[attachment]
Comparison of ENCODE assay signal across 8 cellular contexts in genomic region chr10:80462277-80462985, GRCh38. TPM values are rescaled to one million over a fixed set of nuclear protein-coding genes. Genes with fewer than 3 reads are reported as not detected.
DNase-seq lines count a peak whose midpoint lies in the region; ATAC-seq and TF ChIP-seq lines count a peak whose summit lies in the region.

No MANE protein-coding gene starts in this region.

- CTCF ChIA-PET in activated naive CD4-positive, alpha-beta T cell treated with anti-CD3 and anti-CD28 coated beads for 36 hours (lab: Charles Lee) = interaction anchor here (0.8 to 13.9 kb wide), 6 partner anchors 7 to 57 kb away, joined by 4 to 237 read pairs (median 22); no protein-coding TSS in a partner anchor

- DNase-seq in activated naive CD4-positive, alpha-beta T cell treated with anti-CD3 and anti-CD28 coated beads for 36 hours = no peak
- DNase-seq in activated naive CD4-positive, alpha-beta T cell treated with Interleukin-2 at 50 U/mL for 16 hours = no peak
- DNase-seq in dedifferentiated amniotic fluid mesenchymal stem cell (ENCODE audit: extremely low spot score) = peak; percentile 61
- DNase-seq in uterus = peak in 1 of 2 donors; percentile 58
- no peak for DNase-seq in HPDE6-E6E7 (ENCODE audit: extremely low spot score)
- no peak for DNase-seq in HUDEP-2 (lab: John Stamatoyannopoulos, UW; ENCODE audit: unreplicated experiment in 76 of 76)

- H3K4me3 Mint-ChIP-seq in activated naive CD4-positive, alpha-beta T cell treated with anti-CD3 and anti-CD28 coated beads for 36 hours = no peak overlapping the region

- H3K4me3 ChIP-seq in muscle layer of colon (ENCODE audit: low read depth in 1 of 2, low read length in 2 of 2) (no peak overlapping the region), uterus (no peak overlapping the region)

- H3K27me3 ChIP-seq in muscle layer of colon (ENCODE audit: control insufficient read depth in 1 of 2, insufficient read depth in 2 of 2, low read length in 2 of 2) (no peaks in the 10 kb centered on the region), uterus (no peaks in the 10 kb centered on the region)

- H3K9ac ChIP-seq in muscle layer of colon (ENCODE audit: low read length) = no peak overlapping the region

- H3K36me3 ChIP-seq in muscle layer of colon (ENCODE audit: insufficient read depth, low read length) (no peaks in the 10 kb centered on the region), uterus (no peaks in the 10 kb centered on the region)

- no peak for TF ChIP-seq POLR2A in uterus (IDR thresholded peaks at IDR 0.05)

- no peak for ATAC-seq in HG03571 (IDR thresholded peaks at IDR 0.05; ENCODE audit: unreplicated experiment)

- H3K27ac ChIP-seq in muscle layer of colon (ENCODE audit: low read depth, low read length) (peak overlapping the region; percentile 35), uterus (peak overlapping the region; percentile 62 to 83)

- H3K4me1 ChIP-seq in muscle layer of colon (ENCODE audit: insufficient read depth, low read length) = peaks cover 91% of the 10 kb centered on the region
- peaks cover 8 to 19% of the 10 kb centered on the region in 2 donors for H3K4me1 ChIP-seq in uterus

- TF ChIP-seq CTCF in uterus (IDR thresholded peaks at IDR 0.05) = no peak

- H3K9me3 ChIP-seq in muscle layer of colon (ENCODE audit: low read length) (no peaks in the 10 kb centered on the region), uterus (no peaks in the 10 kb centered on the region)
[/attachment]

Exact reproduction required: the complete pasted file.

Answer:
Comparison of ENCODE assay signal across 8 cellular contexts in genomic region chr10:80462277-80462985, GRCh38. TPM values are rescaled to one million over a fixed set of nuclear protein-coding genes. Genes with fewer than 3 reads are reported as not detected.
DNase-seq lines count a peak whose midpoint lies in the region; ATAC-seq and TF ChIP-seq lines count a peak whose summit lies in the region.

No MANE protein-coding gene starts in this region.

- CTCF ChIA-PET in activated naive CD4-positive, alpha-beta T cell treated with anti-CD3 and anti-CD28 coated beads for 36 hours (lab: Charles Lee) = interaction anchor here (0.8 to 13.9 kb wide), 6 partner anchors 7 to 57 kb away, joined by 4 to 237 read pairs (median 22); no protein-coding TSS in a partner anchor

- DNase-seq in activated naive CD4-positive, alpha-beta T cell treated with anti-CD3 and anti-CD28 coated beads for 36 hours = no peak
- DNase-seq in activated naive CD4-positive, alpha-beta T cell treated with Interleukin-2 at 50 U/mL for 16 hours = no peak
- DNase-seq in dedifferentiated amniotic fluid mesenchymal stem cell (ENCODE audit: extremely low spot score) = peak; percentile 61
- DNase-seq in uterus = peak in 1 of 2 donors; percentile 58
- no peak for DNase-seq in HPDE6-E6E7 (ENCODE audit: extremely low spot score)
- no peak for DNase-seq in HUDEP-2 (lab: John Stamatoyannopoulos, UW; ENCODE audit: unreplicated experiment in 76 of 76)

- H3K4me3 Mint-ChIP-seq in activated naive CD4-positive, alpha-beta T cell treated with anti-CD3 and anti-CD28 coated beads for 36 hours = no peak overlapping the region

- H3K4me3 ChIP-seq in muscle layer of colon (ENCODE audit: low read depth in 1 of 2, low read length in 2 of 2) (no peak overlapping the region), uterus (no peak overlapping the region)

- H3K27me3 ChIP-seq in muscle layer of colon (ENCODE audit: control insufficient read depth in 1 of 2, insufficient read depth in 2 of 2, low read length in 2 of 2) (no peaks in the 10 kb centered on the region), uterus (no peaks in the 10 kb centered on the region)

- H3K9ac ChIP-seq in muscle layer of colon (ENCODE audit: low read length) = no peak overlapping the region

- H3K36me3 ChIP-seq in muscle layer of colon (ENCODE audit: insufficient read depth, low read length) (no peaks in the 10 kb centered on the region), uterus (no peaks in the 10 kb centered on the region)

- no peak for TF ChIP-seq POLR2A in uterus (IDR thresholded peaks at IDR 0.05)

- no peak for ATAC-seq in HG03571 (IDR thresholded peaks at IDR 0.05; ENCODE audit: unreplicated experiment)

- H3K27ac ChIP-seq in muscle layer of colon (ENCODE audit: low read depth, low read length) (peak overlapping the region; percentile 35), uterus (peak overlapping the region; percentile 62 to 83)

- H3K4me1 ChIP-seq in muscle layer of colon (ENCODE audit: insufficient read depth, low read length) = peaks cover 91% of the 10 kb centered on the region
- peaks cover 8 to 19% of the 10 kb centered on the region in 2 donors for H3K4me1 ChIP-seq in uterus

- TF ChIP-seq CTCF in uterus (IDR thresholded peaks at IDR 0.05) = no peak

- H3K9me3 ChIP-seq in muscle layer of colon (ENCODE audit: low read length) (no peaks in the 10 kb centered on the region), uterus (no peaks in the 10 kb centered on the region)